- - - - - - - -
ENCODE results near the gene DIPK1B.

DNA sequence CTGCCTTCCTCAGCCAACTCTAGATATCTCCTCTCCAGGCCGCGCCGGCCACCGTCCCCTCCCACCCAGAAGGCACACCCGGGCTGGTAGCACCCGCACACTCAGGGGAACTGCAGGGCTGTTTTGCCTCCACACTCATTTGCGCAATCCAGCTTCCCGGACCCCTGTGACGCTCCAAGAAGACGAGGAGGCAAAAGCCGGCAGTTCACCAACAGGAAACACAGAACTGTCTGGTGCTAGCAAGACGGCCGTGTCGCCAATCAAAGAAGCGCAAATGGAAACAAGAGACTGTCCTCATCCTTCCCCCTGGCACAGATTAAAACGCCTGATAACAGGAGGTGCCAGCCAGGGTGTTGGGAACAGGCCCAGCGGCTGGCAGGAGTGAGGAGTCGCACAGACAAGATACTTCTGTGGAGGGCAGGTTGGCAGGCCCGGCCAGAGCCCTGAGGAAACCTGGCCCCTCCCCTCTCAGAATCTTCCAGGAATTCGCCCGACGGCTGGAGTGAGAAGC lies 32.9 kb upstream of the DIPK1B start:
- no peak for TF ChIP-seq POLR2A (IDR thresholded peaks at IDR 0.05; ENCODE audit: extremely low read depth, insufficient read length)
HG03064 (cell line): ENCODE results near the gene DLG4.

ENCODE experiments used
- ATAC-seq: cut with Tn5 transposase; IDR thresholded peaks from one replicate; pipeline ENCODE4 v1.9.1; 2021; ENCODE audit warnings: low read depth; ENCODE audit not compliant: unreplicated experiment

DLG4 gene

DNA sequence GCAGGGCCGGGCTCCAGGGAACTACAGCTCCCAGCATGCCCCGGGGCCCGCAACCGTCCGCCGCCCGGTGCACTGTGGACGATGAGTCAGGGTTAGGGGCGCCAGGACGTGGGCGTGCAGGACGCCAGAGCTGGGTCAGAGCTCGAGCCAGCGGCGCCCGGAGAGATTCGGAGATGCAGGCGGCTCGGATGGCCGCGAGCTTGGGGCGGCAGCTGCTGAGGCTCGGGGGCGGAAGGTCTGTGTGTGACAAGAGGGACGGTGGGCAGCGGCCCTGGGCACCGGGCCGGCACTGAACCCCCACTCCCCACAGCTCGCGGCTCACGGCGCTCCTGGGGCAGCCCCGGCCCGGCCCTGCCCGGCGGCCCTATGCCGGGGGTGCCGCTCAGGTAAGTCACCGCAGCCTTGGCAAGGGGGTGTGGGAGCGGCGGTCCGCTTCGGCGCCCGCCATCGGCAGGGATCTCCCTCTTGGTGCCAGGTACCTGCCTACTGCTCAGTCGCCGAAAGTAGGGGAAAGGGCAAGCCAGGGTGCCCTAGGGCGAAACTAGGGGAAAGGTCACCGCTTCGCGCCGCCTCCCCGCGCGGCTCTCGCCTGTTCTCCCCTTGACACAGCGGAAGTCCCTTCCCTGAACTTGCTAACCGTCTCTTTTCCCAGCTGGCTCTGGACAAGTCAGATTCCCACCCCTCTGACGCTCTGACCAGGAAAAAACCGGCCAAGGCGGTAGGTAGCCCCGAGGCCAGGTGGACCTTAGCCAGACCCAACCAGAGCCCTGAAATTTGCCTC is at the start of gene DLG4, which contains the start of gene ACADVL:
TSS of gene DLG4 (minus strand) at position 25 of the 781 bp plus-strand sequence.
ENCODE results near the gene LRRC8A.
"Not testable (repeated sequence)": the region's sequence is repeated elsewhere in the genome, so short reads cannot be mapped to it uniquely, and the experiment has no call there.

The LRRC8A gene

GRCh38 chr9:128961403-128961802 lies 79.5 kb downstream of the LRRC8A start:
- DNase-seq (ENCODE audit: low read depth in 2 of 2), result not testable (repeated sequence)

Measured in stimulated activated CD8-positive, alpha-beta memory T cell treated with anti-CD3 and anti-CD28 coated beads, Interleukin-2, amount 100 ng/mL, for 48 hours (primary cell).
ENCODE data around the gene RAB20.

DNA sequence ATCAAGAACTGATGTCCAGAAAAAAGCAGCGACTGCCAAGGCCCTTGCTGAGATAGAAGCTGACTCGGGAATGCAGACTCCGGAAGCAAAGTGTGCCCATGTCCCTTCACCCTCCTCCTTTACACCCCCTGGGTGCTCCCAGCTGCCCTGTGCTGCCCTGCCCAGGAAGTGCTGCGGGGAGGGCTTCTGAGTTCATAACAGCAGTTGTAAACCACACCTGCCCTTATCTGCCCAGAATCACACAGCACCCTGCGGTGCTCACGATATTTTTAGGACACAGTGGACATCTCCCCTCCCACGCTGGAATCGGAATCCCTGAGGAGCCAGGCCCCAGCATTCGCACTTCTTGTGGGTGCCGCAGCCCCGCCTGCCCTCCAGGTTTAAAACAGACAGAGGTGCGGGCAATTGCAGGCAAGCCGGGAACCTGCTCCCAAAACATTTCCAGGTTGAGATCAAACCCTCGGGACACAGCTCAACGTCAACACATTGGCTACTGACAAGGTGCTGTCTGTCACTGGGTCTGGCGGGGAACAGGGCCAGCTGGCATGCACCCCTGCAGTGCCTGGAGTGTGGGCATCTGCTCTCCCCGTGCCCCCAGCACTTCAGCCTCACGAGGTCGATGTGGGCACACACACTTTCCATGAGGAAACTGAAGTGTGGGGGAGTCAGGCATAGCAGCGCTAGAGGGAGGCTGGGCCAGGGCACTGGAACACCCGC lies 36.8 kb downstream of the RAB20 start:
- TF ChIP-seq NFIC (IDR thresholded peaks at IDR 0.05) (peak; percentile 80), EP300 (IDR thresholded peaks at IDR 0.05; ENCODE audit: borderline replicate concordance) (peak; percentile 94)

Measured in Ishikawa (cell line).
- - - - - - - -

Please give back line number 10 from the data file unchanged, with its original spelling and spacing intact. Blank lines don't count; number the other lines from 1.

ENCODE results near the gene LRRC8A.